Availability of safe drinking at schools has caused great excitement and students and teachers are genuinely appreciative. On-site monitoring visits to the schools’ sanitation facilities and water tanks have revealed effective operation and maintenance by the school management communities. Learning initiatives supported by the schools resulted in poster and mural development containing hygiene messages around the school compounds, indicating a desire to transfer WASH knowledge to families and community members. The schools have embraced environmental resource conservation as a vital intervention. They have made progress in maintaining tree nurseries, and planting seedlings and protecting existing trees at all schools. A significant amount of contribution from the community and the parents’ participation in WASH activities resulted in a real sense of ownership and belief in their abilities to drive development in their schools, homes and communities.

The project evaluation was conducted using the MEL framework tools and focused on pupil interviews and school monitoring. Results showed students had gained significant WASH knowledge and information, and that they have shared their knowledge with their siblings and parents at home. Other findings indicated the full and willing participation in WASH activities by adults engaged in the school management committees (SMC). Their participation has created awareness in the need for an ongoing school budget to continue WASH programs and activities. From MEL results, approximately 80% of students reported the availability of soap for effective hand washing at school. During monitoring visits one of the health club members suggested that each child comes with a piece of soap or contribute some money to purchase soap as this will enable consistent supply of soap in school for hand washing. This idea was shared in a reflective meeting and many schools chose to embark on that option. Child participation is acknowledged as important to improve on sustainability of WASH interventions in schools. The latrines were also found clean and utilized. All the pupils that were interviewed liked the new latrines as compared to the existing ones. The MEL evaluation indicated that water treatment at point-of-use was not yet consistent in all schools. Being made aware of this issue, the SMCs agreed to put measures in place to make sure water treatment happens on routine basis.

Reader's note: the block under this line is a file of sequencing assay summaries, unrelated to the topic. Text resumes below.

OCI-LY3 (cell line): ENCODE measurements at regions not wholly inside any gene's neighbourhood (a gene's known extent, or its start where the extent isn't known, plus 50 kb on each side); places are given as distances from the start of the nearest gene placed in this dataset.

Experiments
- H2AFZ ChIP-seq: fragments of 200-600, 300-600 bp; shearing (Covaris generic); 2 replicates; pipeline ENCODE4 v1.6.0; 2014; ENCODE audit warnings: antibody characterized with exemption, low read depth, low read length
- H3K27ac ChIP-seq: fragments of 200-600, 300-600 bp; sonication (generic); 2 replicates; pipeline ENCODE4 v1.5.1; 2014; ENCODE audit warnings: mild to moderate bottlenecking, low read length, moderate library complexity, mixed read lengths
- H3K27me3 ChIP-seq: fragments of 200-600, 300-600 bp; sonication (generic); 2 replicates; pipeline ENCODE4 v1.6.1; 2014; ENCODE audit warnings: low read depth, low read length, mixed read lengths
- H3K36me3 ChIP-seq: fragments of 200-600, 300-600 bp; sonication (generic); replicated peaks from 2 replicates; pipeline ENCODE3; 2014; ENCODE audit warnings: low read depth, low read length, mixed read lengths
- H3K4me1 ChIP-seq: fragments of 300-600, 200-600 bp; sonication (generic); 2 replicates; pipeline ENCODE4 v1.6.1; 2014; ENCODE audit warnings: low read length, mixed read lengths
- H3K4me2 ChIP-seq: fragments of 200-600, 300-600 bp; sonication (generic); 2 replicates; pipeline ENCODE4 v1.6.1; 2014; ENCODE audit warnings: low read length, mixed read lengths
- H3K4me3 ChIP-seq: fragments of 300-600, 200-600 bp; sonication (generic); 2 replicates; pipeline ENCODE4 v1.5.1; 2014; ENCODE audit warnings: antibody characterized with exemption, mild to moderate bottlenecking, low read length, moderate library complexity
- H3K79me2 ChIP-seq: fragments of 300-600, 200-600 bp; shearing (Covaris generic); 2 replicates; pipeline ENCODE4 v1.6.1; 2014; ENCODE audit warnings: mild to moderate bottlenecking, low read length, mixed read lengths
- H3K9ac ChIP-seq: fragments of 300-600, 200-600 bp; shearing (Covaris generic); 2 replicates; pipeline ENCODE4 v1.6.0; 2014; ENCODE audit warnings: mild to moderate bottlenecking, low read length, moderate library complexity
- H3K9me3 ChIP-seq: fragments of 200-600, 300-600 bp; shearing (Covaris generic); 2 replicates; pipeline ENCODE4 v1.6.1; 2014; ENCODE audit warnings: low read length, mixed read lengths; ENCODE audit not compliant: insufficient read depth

There has been tremendous improvement in academic performance of pupils since the WASH program started in the schools. Six out of the ten schools recorded high mean scores compared to their previous scores. The schools and the communities believe that the success is attributed to WASH interventions in the school. Absenteeism has been reduced and enrollment has increased to a considerable extent as evident in the schools attendance records. The proposed interventions were jointly undertaken in a partnership between Lifewater International and World Vision Kenya, focused on ten project area schools and surrounding school catchment areas.